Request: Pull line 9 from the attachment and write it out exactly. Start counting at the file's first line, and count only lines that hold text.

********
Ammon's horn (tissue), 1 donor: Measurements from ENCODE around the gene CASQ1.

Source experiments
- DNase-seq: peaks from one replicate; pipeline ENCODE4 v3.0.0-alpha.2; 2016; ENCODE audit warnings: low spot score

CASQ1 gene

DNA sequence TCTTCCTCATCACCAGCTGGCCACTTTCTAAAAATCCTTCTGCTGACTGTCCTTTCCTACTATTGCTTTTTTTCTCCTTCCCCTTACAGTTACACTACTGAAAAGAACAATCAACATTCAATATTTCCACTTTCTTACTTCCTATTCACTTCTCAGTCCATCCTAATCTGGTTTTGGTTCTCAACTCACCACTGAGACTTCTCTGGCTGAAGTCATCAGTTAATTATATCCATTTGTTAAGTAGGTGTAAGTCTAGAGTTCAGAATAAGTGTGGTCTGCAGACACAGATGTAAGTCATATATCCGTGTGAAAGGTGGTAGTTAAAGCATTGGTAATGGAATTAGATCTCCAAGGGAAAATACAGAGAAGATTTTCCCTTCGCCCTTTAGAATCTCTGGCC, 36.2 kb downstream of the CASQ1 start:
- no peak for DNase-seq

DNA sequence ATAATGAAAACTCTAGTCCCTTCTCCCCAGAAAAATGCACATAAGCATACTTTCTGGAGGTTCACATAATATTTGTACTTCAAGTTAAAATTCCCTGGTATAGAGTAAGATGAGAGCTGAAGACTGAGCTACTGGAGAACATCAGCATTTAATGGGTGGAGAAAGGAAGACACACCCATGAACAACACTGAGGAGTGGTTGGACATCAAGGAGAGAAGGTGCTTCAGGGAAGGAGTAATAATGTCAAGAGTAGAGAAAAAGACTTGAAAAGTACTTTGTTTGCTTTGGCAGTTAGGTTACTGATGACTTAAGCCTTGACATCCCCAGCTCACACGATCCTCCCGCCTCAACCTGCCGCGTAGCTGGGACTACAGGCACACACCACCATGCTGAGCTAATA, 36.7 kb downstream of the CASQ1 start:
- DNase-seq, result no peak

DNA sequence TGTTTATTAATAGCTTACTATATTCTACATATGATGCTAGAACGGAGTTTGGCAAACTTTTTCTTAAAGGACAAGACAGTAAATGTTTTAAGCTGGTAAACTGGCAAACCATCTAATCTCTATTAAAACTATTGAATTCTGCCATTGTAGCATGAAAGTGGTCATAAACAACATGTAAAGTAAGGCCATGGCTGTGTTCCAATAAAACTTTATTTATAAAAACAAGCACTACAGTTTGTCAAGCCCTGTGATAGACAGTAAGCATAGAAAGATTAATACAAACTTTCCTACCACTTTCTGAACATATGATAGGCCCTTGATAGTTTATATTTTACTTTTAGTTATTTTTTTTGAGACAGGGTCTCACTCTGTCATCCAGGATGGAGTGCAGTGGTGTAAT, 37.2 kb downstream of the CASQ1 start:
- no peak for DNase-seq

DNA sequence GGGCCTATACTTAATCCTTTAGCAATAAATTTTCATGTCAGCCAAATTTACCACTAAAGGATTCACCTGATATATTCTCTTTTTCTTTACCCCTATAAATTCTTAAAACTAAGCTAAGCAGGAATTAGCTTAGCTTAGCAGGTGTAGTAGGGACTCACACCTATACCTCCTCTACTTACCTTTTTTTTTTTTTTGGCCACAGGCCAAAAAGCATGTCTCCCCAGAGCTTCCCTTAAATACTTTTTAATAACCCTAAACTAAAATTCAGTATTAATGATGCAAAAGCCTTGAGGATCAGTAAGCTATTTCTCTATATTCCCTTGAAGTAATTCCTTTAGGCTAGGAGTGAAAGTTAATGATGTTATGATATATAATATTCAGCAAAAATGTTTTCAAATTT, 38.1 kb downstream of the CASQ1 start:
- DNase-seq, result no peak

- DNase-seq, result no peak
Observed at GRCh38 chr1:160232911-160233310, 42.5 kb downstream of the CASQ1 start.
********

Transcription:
DNA sequence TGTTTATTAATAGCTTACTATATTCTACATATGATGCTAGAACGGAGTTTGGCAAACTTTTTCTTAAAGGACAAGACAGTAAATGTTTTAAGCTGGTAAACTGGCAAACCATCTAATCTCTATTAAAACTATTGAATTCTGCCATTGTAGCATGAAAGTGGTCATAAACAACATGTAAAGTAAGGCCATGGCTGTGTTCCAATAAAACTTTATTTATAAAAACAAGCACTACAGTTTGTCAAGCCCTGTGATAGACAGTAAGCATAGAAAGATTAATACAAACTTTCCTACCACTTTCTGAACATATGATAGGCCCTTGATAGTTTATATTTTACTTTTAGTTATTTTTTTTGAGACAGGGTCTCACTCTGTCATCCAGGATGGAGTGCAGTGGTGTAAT, 37.2 kb downstream of the CASQ1 start: